Diana Jue-Rajasingh

Visiting Pondicherry

Posted in India, Personal, Traveling by Diana on June 8, 2016

After attending a second cousin’s wedding in Chennai, Josh and I went to Pondicherry (also known as Pondy or Puducherry) this past weekend. Pondicherry is known for being the headquarters of the French East India Company, so its French Quarter area, by the beach and separated by a canal, still has that colonial look.

Neither Josh nor I had been there before, and the town was on both of our must-see-in-India-before-we-leave lists. Despite it being early June during our visit (that is, near-deadly hot and humid), we took the trip. I thought I’d write about our trip there.

Transportation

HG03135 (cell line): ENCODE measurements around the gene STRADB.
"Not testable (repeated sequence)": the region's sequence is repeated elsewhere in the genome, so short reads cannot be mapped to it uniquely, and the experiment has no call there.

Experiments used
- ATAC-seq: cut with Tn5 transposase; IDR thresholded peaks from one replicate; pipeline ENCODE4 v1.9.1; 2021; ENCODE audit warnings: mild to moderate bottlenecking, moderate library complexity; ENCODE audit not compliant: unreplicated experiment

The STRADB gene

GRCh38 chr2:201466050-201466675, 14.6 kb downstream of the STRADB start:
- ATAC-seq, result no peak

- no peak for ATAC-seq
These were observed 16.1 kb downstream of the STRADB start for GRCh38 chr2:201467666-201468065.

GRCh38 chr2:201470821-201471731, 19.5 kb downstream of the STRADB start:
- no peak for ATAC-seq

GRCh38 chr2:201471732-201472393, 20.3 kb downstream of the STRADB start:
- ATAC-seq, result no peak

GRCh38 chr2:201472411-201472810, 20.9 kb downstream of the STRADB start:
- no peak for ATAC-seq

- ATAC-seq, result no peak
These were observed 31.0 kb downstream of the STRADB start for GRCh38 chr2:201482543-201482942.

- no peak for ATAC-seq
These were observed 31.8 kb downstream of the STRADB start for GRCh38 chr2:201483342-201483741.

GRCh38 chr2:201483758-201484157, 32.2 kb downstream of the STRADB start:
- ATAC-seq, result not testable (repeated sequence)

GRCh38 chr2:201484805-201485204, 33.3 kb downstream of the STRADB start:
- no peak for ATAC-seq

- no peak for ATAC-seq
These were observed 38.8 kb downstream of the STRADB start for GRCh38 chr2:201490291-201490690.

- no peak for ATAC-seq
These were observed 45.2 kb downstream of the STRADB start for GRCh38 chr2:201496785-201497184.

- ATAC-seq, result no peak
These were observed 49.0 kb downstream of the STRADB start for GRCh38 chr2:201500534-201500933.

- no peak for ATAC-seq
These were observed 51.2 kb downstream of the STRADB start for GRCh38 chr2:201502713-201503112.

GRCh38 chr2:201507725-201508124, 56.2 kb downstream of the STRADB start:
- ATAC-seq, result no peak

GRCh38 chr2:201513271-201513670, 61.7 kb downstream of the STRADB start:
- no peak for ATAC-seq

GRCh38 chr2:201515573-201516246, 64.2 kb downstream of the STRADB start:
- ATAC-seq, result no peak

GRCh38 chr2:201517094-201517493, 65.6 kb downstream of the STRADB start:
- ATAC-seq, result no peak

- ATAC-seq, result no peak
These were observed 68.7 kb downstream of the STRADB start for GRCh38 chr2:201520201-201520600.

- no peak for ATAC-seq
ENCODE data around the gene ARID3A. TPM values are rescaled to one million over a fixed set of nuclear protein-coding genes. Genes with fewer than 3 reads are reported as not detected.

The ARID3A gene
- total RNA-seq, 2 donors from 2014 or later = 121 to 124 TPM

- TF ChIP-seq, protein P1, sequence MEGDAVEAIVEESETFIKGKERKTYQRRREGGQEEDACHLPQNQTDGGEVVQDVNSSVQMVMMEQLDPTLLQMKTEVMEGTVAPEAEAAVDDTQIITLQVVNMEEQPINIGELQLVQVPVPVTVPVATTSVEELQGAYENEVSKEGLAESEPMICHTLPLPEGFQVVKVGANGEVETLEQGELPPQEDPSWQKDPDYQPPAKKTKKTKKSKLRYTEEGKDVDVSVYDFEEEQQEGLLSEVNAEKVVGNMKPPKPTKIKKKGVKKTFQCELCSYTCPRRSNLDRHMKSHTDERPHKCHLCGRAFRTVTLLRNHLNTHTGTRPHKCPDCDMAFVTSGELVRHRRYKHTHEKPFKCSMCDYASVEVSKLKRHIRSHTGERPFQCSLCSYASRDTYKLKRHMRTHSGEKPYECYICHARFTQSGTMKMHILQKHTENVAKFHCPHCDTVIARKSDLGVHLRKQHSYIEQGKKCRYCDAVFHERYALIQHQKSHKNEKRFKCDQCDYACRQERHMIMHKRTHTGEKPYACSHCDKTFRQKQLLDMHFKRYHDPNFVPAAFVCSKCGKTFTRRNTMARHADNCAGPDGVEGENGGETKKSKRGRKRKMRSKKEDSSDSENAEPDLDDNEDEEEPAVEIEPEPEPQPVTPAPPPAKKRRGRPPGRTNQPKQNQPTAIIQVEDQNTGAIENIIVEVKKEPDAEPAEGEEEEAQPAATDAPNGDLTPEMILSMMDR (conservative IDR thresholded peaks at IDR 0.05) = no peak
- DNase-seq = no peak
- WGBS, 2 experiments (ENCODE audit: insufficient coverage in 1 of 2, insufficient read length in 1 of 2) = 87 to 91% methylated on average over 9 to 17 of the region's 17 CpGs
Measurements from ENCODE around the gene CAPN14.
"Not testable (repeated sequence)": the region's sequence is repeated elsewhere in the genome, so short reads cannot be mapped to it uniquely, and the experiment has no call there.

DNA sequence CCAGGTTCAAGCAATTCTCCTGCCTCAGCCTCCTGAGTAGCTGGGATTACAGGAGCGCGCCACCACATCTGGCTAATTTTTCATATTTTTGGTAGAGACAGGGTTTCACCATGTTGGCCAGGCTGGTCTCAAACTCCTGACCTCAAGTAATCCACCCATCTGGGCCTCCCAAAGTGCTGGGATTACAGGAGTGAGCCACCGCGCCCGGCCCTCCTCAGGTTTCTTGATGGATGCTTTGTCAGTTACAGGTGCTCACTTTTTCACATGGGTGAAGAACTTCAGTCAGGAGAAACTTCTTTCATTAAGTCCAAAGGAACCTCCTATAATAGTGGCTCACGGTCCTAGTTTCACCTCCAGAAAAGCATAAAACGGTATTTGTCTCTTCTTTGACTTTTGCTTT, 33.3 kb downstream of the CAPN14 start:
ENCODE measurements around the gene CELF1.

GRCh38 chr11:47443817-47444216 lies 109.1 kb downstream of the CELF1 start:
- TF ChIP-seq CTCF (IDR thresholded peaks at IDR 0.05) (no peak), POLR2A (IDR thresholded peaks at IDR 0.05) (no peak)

Getting there: We weren’t sure how to get to Pondicherry from Chennai. There were air conditioned private buses that we found on Goibibo and Redbus, but those tickets were Rs 500 per person. We knew we could do better. Josh’s dad recommended that we head to Chennai’s government bus stand at Koyambedu and see if we could find any air conditioned public buses. Sure enough, we found the Pondicherry Road Transport Corporation buses that were located at the right side of the bus stand after entering through the main entrance. One ticket in an air conditioned bus cost Rs 200, and we could pay onboard with cash. Our bus left at 5:30pm, and it took us four hours to reach Pondicherry (one hour was spent trying to get out of the massive urban agglomeration that is Chennai).